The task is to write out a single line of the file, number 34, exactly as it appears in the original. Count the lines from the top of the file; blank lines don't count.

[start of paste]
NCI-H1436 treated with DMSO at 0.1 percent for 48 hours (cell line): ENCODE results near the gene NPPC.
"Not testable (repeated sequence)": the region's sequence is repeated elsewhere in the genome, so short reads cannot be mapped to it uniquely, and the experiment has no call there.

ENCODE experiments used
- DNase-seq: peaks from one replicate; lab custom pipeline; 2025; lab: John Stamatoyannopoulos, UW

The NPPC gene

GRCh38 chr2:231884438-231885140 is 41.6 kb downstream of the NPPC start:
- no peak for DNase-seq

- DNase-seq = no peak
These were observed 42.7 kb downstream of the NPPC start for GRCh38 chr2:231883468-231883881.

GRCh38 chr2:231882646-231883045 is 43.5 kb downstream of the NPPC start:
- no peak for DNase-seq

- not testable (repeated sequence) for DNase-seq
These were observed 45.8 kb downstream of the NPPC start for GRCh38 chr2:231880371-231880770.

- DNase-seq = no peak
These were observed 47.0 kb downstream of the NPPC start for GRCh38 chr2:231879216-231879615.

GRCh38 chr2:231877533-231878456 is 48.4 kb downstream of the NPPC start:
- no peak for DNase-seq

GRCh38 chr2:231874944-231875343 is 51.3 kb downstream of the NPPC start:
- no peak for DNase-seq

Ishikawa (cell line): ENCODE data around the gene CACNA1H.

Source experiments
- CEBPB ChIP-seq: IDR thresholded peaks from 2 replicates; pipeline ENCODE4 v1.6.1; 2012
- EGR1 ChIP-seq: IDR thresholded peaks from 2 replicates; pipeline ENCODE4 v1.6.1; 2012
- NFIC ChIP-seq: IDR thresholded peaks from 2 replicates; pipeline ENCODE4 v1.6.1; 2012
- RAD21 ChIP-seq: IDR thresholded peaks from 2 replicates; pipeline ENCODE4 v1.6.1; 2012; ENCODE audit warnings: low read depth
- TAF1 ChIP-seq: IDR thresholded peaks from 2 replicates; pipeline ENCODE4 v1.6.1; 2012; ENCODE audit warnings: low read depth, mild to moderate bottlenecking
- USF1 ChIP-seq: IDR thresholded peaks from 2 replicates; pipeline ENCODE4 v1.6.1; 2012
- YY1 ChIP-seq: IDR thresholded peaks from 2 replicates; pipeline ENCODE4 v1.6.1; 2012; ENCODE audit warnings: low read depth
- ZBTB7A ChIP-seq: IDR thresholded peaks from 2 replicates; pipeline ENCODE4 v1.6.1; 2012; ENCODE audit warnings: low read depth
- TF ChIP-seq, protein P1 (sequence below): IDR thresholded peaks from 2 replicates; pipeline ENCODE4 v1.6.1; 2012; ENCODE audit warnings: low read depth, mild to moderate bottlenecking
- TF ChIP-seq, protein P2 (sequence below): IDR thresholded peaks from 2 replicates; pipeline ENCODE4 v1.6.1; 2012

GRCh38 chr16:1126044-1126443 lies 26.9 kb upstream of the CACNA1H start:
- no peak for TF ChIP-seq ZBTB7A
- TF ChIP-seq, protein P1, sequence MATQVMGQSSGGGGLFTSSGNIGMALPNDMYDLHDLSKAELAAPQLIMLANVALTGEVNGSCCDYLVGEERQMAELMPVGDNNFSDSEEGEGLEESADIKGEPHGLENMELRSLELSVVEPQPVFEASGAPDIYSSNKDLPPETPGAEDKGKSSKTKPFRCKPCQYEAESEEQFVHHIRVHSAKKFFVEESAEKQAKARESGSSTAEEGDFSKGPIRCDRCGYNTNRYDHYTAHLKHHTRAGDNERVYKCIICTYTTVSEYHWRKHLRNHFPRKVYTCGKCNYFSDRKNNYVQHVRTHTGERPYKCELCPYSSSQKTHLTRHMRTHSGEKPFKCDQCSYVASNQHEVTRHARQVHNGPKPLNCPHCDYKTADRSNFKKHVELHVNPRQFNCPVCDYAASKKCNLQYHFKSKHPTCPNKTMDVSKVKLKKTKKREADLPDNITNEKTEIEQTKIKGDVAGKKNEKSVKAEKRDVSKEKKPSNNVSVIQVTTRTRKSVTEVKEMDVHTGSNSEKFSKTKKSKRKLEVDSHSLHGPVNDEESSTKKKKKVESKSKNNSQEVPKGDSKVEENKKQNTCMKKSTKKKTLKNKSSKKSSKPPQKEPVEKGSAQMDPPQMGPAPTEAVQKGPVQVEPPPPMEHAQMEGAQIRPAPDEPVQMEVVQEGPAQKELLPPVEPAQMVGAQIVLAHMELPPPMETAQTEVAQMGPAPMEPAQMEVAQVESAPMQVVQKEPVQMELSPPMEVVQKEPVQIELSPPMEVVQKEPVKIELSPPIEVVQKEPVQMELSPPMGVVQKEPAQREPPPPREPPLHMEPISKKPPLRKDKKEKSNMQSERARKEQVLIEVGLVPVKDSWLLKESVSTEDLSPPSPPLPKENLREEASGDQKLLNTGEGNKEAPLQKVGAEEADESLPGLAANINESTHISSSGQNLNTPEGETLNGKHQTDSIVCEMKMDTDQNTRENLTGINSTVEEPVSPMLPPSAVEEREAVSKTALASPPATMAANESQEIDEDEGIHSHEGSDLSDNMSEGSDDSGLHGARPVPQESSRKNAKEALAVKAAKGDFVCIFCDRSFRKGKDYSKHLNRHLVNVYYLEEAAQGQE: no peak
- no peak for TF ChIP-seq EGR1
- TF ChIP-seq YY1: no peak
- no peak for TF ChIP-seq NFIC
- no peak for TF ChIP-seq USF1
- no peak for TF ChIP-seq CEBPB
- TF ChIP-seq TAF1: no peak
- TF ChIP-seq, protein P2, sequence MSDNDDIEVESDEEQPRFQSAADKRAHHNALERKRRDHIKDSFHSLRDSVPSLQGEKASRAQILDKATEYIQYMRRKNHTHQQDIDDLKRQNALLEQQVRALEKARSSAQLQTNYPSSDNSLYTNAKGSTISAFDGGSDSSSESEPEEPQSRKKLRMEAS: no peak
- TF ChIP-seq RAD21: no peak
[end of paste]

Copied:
- TF ChIP-seq, protein P1, sequence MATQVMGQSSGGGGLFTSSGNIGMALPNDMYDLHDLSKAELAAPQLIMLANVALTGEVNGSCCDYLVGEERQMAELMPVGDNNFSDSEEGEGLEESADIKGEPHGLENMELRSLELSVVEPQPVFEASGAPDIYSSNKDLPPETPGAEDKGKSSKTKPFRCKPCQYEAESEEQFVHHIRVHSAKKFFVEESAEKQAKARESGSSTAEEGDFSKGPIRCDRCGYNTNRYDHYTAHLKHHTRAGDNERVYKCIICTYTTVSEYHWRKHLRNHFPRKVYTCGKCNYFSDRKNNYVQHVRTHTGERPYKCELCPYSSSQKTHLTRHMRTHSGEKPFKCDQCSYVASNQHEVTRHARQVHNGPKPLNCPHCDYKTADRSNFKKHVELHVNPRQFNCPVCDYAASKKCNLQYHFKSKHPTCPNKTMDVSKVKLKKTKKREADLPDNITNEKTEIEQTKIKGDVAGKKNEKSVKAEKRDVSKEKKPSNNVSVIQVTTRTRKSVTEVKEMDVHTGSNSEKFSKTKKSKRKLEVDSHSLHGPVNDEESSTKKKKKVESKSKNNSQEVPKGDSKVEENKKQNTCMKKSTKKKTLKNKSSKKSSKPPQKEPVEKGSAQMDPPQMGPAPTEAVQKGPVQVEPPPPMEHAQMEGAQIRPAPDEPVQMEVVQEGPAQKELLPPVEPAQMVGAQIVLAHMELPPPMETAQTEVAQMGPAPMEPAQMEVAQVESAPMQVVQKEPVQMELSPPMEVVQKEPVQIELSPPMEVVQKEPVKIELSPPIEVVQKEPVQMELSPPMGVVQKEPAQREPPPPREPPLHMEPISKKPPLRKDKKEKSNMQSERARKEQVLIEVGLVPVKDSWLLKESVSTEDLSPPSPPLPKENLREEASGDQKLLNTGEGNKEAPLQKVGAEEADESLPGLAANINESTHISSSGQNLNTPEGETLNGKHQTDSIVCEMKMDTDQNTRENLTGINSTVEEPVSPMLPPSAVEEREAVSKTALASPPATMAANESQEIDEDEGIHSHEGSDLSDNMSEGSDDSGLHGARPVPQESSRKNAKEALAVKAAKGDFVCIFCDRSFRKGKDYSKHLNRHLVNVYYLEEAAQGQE: no peak